The rising level of debt in Asian countries—especially China, India, Malaysia, and Thailand—will weigh on their growth over the next decade though the region will still remain the global growth engine, according to a recent report by Bloomberg.
Priyanka Kishore, lead Asia economist at Oxford Economics in Singapore Asia was quoted by the report as saying that high domestic savings and resilient supply side dynamics are the mitigating factors.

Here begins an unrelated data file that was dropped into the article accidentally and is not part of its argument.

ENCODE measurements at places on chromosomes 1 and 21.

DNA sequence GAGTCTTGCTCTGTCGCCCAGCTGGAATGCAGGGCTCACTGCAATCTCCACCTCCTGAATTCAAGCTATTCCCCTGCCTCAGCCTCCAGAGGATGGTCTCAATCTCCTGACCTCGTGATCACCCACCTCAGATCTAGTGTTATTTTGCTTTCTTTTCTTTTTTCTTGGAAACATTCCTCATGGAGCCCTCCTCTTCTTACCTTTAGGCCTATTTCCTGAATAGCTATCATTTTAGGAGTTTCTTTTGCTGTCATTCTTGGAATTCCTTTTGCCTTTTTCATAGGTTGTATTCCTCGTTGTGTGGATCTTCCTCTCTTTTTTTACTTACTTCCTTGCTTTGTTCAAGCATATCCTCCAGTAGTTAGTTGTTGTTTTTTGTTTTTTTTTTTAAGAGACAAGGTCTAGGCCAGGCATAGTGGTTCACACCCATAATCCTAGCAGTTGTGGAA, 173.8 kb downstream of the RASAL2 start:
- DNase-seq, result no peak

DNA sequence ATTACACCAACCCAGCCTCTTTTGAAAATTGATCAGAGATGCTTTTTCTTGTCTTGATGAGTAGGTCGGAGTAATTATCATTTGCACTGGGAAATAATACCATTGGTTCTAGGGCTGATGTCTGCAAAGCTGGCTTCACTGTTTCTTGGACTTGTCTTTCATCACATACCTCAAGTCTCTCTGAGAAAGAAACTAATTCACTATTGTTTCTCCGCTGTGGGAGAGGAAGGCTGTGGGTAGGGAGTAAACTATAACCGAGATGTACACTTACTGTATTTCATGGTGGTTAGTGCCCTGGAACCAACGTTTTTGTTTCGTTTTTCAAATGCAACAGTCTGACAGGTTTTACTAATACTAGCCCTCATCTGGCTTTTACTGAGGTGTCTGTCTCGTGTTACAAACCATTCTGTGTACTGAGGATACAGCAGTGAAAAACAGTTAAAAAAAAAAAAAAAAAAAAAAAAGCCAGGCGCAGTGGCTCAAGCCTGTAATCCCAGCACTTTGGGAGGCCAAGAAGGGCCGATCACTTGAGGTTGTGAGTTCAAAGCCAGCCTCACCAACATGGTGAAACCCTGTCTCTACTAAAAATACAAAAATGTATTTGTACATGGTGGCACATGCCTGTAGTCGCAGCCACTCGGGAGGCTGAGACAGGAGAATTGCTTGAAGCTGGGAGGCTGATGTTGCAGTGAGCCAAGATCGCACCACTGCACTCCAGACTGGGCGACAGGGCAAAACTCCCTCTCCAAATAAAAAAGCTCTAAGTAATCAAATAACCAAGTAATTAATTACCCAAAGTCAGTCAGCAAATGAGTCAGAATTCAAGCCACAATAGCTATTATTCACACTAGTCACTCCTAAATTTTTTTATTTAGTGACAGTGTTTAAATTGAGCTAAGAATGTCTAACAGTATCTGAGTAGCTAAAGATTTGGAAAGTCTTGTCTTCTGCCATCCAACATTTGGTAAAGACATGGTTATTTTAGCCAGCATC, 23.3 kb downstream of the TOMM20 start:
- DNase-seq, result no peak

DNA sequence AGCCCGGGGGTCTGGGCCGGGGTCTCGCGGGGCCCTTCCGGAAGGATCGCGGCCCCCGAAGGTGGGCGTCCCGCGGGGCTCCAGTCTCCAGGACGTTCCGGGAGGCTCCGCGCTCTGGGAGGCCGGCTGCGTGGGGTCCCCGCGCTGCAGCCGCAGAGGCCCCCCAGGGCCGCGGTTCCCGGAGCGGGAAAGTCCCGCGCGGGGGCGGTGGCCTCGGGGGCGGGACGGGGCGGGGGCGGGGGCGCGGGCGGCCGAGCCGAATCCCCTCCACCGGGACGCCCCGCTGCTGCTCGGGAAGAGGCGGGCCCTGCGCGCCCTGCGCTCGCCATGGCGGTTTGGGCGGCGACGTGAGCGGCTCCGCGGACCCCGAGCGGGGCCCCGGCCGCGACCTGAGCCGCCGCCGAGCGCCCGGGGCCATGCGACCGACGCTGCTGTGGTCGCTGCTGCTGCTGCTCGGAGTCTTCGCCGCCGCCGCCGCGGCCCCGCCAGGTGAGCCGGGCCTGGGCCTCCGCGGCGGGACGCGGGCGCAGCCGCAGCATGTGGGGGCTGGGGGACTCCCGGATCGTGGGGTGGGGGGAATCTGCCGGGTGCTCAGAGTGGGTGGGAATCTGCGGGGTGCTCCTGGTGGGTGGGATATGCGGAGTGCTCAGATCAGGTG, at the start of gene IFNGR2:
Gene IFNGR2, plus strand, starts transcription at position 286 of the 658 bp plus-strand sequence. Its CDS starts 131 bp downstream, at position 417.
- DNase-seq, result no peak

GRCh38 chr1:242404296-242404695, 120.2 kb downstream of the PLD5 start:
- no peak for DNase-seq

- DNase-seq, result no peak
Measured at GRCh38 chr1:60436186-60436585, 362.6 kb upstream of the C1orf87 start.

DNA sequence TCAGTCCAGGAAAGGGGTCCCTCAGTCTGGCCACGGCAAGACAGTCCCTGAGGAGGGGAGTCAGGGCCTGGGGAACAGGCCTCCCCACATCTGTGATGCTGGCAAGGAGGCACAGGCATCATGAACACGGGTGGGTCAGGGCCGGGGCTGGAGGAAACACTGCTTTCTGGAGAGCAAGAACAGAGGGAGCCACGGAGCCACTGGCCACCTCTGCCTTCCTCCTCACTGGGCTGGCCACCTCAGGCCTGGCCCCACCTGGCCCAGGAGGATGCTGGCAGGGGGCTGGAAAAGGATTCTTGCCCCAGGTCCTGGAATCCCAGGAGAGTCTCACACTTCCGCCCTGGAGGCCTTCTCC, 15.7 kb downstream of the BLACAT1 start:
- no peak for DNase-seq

"These should act as substantial buffers," Kishore was cited as saying. "Even with growth slowing to 3.5% by 2030 (from around 5% currently), we expect Asia to remain the largest contributor to global growth in the long run."
Oxford estimates that the debt of households and non-financial firms will stay above 100% of GDP in most Asian economies, excluding Japan, in the long run, the report says.
While Kishore said that conventional analysis indicates this should weigh on growth, country specific factors such as the distribution of private sector leverage by assets/income level found that China, Malaysia and Thailand, and India to a lesser extent, stand out as vulnerable to debt-induced spending cutbacks, the report adds.